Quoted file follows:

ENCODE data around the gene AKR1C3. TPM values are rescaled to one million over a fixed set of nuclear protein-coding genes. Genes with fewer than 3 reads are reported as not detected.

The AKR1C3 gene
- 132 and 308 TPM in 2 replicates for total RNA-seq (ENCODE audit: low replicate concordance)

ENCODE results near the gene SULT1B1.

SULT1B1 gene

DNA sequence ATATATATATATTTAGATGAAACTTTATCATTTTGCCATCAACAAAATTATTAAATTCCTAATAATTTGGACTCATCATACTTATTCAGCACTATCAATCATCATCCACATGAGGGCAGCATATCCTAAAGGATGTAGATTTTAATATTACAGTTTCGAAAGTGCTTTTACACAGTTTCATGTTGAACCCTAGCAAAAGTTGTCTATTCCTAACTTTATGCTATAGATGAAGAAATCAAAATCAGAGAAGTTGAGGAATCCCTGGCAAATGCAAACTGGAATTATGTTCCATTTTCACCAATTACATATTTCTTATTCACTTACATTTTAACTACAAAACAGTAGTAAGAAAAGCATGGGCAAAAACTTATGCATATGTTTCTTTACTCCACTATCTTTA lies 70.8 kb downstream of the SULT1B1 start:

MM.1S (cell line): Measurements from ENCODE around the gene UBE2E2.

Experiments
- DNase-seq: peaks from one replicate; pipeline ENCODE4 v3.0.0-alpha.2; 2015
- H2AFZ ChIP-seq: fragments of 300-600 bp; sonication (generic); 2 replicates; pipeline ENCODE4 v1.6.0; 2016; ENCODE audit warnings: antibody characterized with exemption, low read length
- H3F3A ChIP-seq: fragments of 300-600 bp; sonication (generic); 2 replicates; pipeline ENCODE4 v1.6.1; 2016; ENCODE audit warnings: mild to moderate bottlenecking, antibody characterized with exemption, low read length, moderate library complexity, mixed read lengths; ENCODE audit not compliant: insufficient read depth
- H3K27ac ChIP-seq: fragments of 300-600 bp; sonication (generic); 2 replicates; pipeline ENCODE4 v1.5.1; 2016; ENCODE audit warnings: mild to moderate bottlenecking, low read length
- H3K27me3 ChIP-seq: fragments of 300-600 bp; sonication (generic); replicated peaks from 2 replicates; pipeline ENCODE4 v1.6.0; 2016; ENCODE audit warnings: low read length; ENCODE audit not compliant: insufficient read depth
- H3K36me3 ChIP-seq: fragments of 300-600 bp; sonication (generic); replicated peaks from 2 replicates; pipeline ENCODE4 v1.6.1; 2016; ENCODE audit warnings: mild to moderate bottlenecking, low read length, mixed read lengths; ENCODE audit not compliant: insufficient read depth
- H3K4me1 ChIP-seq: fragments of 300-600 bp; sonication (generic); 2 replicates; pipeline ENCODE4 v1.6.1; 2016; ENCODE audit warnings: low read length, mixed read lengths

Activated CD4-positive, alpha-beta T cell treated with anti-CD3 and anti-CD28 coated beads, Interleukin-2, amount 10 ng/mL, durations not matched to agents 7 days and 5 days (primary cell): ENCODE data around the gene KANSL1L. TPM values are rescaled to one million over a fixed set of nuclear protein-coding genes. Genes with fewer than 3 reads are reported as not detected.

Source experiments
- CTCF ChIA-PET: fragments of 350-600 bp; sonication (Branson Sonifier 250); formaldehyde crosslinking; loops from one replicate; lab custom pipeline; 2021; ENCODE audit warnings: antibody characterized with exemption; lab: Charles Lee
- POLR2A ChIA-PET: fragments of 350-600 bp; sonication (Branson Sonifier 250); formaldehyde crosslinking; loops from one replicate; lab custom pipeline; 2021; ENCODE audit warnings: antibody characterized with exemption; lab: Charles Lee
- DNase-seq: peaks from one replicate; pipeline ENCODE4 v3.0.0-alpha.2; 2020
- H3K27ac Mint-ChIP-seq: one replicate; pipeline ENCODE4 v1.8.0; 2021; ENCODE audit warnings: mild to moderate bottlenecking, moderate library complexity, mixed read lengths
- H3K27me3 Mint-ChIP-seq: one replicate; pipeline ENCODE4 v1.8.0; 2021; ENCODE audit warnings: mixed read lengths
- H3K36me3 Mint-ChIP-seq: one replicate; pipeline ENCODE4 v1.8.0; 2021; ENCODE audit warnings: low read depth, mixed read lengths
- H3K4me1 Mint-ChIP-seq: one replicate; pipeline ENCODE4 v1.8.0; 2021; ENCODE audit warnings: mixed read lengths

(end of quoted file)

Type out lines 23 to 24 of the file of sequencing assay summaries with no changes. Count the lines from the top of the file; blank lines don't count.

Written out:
- H3K36me3 Mint-ChIP-seq: one replicate; pipeline ENCODE4 v1.8.0; 2021; ENCODE audit warnings: low read depth, mixed read lengths
- H3K4me1 Mint-ChIP-seq: one replicate; pipeline ENCODE4 v1.8.0; 2021; ENCODE audit warnings: mixed read lengths